Monday, December 15, 2008


In mid-December, first-year law students scurry around town preparing for their exams. You have seen them. They have fresh faces and carry heavy books. There even seems to be an inconsistency between the books and the faces: The books are somber, hard-bound and gilded; the faces are sprightly, youthful and relatively carefree. That is not to say that these neophytes are not nervous. In fact, they are petrified. But this is their first encounter with academic worry, so their faces do not yet bear the marks of age. Day and night, they pore over their heavy books, reciting their formulas with nervous vigor. They do something akin to praying when they hope they can retain all their knowledge for the day when it counts.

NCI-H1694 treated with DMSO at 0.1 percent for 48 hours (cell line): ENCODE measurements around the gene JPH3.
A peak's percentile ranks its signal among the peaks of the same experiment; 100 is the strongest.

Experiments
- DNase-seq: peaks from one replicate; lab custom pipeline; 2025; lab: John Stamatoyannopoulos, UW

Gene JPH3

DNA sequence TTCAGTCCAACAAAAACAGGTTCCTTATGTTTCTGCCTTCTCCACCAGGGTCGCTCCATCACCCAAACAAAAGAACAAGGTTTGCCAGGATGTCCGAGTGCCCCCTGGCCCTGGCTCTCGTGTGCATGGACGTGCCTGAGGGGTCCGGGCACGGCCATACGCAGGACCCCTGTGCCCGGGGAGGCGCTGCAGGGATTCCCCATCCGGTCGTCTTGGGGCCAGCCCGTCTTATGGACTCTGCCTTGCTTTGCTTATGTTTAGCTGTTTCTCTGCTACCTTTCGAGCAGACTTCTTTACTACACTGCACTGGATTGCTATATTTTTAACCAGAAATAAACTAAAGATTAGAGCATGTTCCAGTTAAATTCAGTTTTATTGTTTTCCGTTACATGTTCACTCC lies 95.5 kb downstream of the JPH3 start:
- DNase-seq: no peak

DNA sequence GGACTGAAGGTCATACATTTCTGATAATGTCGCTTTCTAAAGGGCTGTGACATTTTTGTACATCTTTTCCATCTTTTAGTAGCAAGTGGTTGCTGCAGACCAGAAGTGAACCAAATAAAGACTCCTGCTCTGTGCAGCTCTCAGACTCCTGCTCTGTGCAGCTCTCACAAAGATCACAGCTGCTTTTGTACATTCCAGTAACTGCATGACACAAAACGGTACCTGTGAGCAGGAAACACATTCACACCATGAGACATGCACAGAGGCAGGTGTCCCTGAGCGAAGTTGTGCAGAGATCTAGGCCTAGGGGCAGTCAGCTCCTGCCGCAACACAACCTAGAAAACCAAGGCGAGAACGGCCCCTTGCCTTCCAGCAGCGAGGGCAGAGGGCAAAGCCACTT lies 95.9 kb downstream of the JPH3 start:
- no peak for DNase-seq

I saw a law student yesterday buying coffee. She carried two massive contracts casebooks with gilded edges. She wore those fashionable almost-knee-high boots with fur trim that girls wear when it’s cold. I think they are called “Uggs,” but I could be wrong. I could tell she was nervous; she just wanted to get her large latte and start studying again. She did not want to let all the rules about offer, acceptance and consideration slip her mind, even for a minute. I did not have any pity for her, though. In truth, I made some assumptions when I saw her: That she was studying law so she could make lots of money; she was studying law because that’s what her parents do; she was studying to get great grades so she could get a good summer job next year. Most likely I was right on at least one.